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Publication numberUS7449876 B2
Publication typeGrant
Application numberUS 11/417,753
Publication dateNov 11, 2008
Filing dateMay 3, 2006
Priority dateMay 3, 2006
Fee statusPaid
Also published asUS20070257660
Publication number11417753, 417753, US 7449876 B2, US 7449876B2, US-B2-7449876, US7449876 B2, US7449876B2
InventorsDaniel Lee Pleasant, Duaine C. Wood, Joseph M. Gorin
Original AssigneeAgilent Technologies, Inc.
Export CitationBiBTeX, EndNote, RefMan
External Links: USPTO, USPTO Assignment, Espacenet
Swept-frequency measurements with improved speed using synthetic instruments
US 7449876 B2
Abstract
A synthetic test system for swept-frequency measurements that has a clock synchronization device to enable test boxes and devices that form the synthetic test system to have a common sense of time when conducting swept-frequency tests.
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Claims(20)
1. A swept-frequency measurement test system, comprising:
a plurality of test devices each having an associated clock maintaining a sense of time, where the plurality of test devices are capable of being in signal communication with a device under test (“DUT”); and
a clock synchronization device in signal communication with the plurality of test devices, where the clock synchronization device synchronizes each of the clocks in the plurality of test devices to have a common sense of time,
wherein the plurality of test devices collect swept-frequency measurements from the DUT that is in receipt of a signal, and
wherein the swept-frequency measurements are synchronized by the clock synchronization device such that the test devices perform their operations autonomously from each other.
2. The swept-frequency measurement test system of claim 1, wherein the clock synchronization device synchronizes each of the clocks in the plurality of test devices to the common sense of time by means of a local area network (“LAN”).
3. The swept-frequency measurement test system of claim 2, wherein the clock synchronization device utilizes IEEE 1588 signaling to provide the common sense of time to each of the plurality of test devices.
4. The test system of claim 1, wherein the test devices do not include any hardware for communicating any triggering signals between the test devices.
5. The swept-frequency measurement test system of claim 2, wherein the plurality of test devices are in signal communication exclusively over the LAN.
6. The swept-frequency measurement test system of claim 1, including a computer that is in signal communication with the clock synchronization device.
7. The swept-frequency measurement test system of claim 6, wherein the plurality of test devices includes a tuner and a digitizer.
8. The swept-frequency measurement test system of claim 6, wherein the computer further includes a hard disk attached to the computer, and a test script stored on the hard disk, and wherein the test script when executed by the computer initializes the plurality of test devices.
9. The test system of claim 7, wherein the computer controls the tuner to begin a frequency sweep at exactly the same time as the digitizer begins sampling of a signal from the DUT.
10. A method of performing swept-frequency measurements, the method comprising:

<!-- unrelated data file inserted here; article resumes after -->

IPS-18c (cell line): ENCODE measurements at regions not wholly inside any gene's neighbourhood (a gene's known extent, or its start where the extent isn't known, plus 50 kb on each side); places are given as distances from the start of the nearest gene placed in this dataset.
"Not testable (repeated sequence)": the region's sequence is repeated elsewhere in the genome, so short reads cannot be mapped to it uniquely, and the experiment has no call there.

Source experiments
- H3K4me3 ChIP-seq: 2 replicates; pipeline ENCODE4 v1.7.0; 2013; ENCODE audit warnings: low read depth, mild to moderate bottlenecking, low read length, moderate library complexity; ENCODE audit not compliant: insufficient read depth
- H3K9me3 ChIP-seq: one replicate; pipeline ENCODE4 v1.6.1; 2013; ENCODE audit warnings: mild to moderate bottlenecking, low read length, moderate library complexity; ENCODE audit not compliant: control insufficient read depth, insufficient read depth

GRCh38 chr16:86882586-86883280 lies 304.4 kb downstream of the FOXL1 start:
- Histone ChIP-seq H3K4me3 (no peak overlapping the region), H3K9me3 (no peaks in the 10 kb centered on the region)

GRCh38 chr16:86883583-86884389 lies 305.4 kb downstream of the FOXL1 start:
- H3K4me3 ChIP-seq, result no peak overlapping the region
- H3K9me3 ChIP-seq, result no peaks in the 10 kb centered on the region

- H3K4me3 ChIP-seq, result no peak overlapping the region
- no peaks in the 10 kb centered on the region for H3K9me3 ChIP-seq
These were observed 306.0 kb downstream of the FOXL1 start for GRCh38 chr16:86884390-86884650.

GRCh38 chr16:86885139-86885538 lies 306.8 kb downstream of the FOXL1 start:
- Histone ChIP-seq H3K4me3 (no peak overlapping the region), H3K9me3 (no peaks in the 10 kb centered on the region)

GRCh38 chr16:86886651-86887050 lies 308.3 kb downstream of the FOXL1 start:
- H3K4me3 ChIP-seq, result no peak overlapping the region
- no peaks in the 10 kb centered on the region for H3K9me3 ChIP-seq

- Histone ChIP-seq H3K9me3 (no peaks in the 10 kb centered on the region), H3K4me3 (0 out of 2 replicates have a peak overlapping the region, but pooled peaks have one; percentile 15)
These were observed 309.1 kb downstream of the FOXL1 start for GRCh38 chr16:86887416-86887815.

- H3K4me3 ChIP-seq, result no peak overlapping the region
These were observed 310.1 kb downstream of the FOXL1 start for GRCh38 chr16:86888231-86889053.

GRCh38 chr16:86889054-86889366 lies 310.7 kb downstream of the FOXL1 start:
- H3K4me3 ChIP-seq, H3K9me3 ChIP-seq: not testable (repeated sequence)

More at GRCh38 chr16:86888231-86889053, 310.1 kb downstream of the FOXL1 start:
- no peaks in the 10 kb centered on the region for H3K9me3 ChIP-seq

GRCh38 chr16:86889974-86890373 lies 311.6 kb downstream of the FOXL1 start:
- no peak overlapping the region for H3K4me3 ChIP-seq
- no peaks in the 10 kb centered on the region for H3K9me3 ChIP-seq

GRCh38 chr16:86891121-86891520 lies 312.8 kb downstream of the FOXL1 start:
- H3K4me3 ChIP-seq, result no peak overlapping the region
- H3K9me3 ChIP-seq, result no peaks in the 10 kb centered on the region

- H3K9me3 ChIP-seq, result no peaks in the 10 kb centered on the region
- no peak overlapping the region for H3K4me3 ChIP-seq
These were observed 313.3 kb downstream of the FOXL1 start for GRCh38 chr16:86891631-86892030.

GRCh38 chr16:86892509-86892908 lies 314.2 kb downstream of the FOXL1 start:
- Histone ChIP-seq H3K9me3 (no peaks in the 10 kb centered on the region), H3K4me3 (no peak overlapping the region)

communicating between a plurality of test devices that each have an associated clock maintaining a sense of time, and a device under test (“DUT”); and
synchronizing each of the clocks in the plurality of test devices to have a common sense of time with a clock synchronization device where the plurality of test devices collect swept-frequency measurements from the DUT that is in receipt of a signal.
11. The method of performing swept-frequency measurements of claim 10, wherein the step of synchronizing each of the clocks further includes signaling over a local area network (“LAN”).
12. The method of performing swept-frequency measurements of claim 11, further including signaling over the LAN with IEEE 1588 signaling.
13. The method of claim 10, further comprising each of the test devices autonomously performing operations at an exact same time to perform a swept-frequency measurement of a DUT.
14. The method of performing swept-frequency measurements of claim 11, further including communicating between the plurality of test devices over the LAN.
15. The method of performing swept-frequency measurements of claim 10, further including communicating via a computer with the clock synchronization device.
16. The method of performing swept-frequency measurements of claim 15, further including accessing test scripts stored on a hard disk attached to the computer.
17. The method of claim 13, wherein the plurality of test devices includes a tuner and a digitizer, and wherein the method comprises the tuner beginning a frequency sweep at exactly the same time as the digitizer begins sampling of a signal from the DUT.
18. The method of performing swept-frequency measurements of claim 16, further including storing swept-frequency measurements on the hard disk connected to the computer.
19. The method of performing swept-frequency measurements of claim 15, further including displaying swept-frequency measurements on a display connected to the computer.
20. A swept-frequency measurement test system, comprising:
a plurality of test devices each having an associated clock maintaining a sense of time, where the plurality of test devices are capable of signal communication with a device under test (“DUT”); and
a means for clock synchronization of each of the clocks coupled to the plurality of test devices so that the clocks all have a common sense of time,